29th May 2020

University of Birmingham and College of Surgeons, Academy of Medicine of Malaysia news release

COVID-19 patients who undergo surgery are at increased risk of postoperative death - global study

  • Patients are at increased risk of dying after surgery if they contract COVID-19
  • Non-critical surgery should be postponed during COVID-19 outbreaks
  • Investment is urgently needed to increase safety of surgery during COVID-19 outbreaks

Patients undergoing surgery after contracting coronavirus are at greatly increased risk of postoperative death, a new global study published in The Lancet reveals. Researchers found that amongst SARS-CoV-2 infected patients who underwent surgery, mortality rates approach those of the sickest patients admitted to intensive care after contracting the virus in the community.

Researchers examined data for 1,128 patients from 235 hospitals. A total of 24 countries participated, predominantly in Europe, although hospitals in Africa, Asia, and North America also contributed. 

Experts at the University of Birmingham-led NIHR Global Research Health Unit on Global Surgery have now published their findings that SARS-CoV-2 infected patients who undergo surgery experience substantially worse postoperative outcomes than would be expected for similar patients who do not have SARS-CoV-2 infection.

Overall 30-day mortality in the study was 23.8%. Mortality was disproportionately high across all subgroups, including elective surgery (18.9%), emergency surgery (25.6%), minor surgery such as appendicectomy or hernia repair (16.3%), and major surgery such as hip surgery or colon cancer surgery (26.9%).

The study identified that mortality rates were higher in men (28.4%) versus women (18.2%), and in patients aged 70 years or over (33.7%) versus those aged under 70 years (13.9%). In addition to age and sex, risk factors for postoperative death included having severe pre-existing medical problems, undergoing cancer surgery, undergoing major procedures, and undergoing emergency surgery.

» Click here to read the full paper


27th March 2020

College of Surgeons Office

Dear Members,

Following the escalation of COVID-19 cases in Malaysia, healthcare services, including surgery, are under increased strain. This is reflected in the morbidity and mortality affecting the healthcare workers.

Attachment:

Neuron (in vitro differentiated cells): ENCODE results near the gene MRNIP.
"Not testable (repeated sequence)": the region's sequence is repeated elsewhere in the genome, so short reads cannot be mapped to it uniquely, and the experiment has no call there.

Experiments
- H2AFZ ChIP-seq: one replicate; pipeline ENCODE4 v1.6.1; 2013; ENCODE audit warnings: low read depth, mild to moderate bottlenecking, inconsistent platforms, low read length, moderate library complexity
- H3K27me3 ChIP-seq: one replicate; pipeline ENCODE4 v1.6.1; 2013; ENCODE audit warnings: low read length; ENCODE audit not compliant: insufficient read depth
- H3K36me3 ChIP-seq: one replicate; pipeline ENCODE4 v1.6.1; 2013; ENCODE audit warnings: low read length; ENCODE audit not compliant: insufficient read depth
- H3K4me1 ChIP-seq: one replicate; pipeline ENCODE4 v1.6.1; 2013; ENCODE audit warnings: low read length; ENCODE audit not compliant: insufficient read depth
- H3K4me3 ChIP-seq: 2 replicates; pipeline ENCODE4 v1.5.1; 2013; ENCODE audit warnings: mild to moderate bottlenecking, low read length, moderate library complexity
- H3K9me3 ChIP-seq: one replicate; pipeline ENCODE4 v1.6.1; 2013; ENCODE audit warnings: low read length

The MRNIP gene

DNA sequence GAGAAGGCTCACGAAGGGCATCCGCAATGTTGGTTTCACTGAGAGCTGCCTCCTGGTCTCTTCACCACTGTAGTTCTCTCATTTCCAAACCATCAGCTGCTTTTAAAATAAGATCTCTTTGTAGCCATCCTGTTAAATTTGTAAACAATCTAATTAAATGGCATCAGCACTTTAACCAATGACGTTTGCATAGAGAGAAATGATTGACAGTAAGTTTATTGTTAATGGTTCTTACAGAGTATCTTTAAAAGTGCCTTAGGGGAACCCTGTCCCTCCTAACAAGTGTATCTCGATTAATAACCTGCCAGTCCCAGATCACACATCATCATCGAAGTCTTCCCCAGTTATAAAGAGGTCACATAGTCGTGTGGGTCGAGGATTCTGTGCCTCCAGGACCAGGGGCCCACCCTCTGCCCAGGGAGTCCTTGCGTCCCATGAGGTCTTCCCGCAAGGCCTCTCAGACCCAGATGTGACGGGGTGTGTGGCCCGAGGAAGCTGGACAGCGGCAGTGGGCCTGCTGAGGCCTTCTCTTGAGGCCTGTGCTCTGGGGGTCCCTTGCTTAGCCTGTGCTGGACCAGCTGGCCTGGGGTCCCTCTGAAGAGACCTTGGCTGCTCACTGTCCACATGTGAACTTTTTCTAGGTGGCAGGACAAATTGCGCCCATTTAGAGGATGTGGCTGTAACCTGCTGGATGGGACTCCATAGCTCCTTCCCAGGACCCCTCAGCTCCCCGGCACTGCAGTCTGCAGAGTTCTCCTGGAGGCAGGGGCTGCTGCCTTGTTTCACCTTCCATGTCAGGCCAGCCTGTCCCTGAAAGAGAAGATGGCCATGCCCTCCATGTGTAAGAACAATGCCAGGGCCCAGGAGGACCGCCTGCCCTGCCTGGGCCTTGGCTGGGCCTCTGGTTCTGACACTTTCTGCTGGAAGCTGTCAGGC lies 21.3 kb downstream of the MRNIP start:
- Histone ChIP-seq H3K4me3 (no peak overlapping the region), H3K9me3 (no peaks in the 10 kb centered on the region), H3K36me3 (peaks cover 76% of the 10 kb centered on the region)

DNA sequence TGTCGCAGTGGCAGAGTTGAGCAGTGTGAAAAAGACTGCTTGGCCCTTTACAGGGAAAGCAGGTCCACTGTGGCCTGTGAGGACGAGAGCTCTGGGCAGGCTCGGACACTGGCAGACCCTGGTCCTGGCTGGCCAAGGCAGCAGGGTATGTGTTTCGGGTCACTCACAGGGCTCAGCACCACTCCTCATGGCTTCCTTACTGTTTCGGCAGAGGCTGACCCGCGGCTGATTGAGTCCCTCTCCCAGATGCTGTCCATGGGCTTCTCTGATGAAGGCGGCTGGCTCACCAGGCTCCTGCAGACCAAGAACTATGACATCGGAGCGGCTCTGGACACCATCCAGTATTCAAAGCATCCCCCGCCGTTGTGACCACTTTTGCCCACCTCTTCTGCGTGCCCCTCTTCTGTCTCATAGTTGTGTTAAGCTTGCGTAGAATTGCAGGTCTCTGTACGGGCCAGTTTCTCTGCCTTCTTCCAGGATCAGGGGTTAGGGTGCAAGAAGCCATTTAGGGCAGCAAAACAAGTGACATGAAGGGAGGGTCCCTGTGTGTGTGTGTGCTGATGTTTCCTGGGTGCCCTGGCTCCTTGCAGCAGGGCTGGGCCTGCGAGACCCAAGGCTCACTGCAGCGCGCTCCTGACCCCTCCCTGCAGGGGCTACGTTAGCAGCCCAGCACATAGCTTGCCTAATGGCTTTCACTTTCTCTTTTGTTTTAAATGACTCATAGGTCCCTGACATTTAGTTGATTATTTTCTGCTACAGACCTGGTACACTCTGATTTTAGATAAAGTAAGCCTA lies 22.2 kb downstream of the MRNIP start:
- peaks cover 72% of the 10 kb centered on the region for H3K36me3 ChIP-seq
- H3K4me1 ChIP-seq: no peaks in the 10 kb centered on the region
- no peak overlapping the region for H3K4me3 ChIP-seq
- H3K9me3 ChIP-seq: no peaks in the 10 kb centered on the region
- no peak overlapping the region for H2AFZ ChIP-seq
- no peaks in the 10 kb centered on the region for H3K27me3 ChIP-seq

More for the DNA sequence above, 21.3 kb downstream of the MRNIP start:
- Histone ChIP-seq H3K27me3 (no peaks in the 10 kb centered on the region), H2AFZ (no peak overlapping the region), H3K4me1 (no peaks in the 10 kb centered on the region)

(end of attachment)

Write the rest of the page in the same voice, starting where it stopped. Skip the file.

It is ESSENTIAL for adoption of a safe or cautious approach towards surgery. The guiding principles are:

  1. PROTECTION of health care workers and patients
  2. MAINTENANCE of a safe healthcare environments, including operating theatres and surgical wards
  3. CONSERVATION of resources - personnel, personal protective equipment (PPE), ventilators etc.

Based on emerging evidence, the College of Surgeons, Academy of Medicine of Malaysia (CSAMM), with its integrated Chapters, STRONGLY ADVISE members to do the following:

  1. Assume all patients are potential contacts and take adequate precautions.
  2. Postpone all non-urgent clinic appointments.
  3. Stop all elective operations and aerosol-generating procedures (AGPs, such as dental and oropharyngeal procedures, endoscopy).
  4. Use enhanced PPE if surgery/AGP in COVID-positive patients is unavoidable, minimize involved staff.
  5. Avoid laparoscopy if surgery is necessary. If laparoscopy is deemed essential, filtration devices for aerosolized particles must be used.

Other advisory measures, WHERE FEASIBLE, include:

  1. COVID-testing for all patients undergoing emergent surgery.
  2. A non-operative approach for some emergent conditions e.g. cholecystitis, appendicitis, provided the clinical status allows.
  3. CT thorax prior to emergent surgery in high-risk patients
  4. Cessation of positive pressure ventilation in OT during the procedure until 20 minutes after patient leaves.
  5. Isolation of, and full PPE when nursing, post-operative patients until COVID status known

It is IMPERATIVE that the surgical community takes leadership in flattening the curve in this pandemic, for the safety of ALL. The above measures are advised until further evidence becomes available, or until such time that the Ministry of Health declares a return to normalcy of health services.

 

Prof Dr April Camilla Roslani, President, College of Surgeons, Academy of Medicine of Malaysia